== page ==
Ask your classmates why they've come to college and you'll probably hear the words "to get a better job" over and over. And why not? There's a definite link between education and earning power. While a college degree won't guarantee you'll be a millionaire, college does indeed pay off in the dollars and cents department.
But that's not the only benefit of higher education. Earning a college degree can also be good for your health.
A recent study by the U.S. Center for Disease Control and Prevention (CDC) found that people with college degrees were less likely to be overweight than non-college graduates. It also found that kids whose parents held college degrees were less likely to be obese as well.
In addition, the study noted that people with more education have a greater life expectancy. A person holding a bachelor's degree, for example, could be expected to live (on the average) nine years longer than a high school dropout.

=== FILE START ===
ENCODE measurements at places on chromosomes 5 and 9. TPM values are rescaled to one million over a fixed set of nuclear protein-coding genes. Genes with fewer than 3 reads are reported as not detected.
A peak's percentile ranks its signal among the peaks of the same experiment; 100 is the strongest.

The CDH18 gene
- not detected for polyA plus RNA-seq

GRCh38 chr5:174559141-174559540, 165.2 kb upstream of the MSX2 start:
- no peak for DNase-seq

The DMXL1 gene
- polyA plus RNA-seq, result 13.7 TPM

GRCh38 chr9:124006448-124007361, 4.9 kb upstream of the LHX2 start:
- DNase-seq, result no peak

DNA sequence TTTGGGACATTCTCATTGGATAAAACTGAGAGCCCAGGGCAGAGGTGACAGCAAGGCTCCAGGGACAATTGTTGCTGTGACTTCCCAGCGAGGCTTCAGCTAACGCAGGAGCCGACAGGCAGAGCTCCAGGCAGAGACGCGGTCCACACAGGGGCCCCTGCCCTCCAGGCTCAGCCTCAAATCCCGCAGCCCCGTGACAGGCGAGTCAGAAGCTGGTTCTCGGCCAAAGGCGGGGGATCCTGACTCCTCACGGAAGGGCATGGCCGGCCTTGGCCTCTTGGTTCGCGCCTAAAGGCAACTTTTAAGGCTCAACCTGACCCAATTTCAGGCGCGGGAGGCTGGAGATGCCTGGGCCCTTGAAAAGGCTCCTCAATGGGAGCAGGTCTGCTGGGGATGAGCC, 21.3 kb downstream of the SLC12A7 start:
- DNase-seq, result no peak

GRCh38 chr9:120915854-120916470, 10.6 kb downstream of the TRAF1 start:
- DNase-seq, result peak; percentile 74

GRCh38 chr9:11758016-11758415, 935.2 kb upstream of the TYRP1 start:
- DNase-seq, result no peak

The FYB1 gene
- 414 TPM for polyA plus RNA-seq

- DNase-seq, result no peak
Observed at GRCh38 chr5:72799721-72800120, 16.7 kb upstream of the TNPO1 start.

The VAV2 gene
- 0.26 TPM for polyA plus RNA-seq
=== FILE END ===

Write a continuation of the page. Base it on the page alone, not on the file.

The reasons for these differences? Several, probably. But one is that college often makes people more health conscious, which in turn leads to healthier choices.
"Highly educated people tend to have healthier behaviors, avoid unhealthy ones and have more access to medical care when they need it," wrote Amy Bernstein, a health researcher and the CDC study's lead author. "All of these factors are associated with better health."
Of course, just attending college--or even graduating--is no guarantee of better health. Life's about choices, after all. College can give you information and insights, but it can't dictate behavior.
That's where you come in.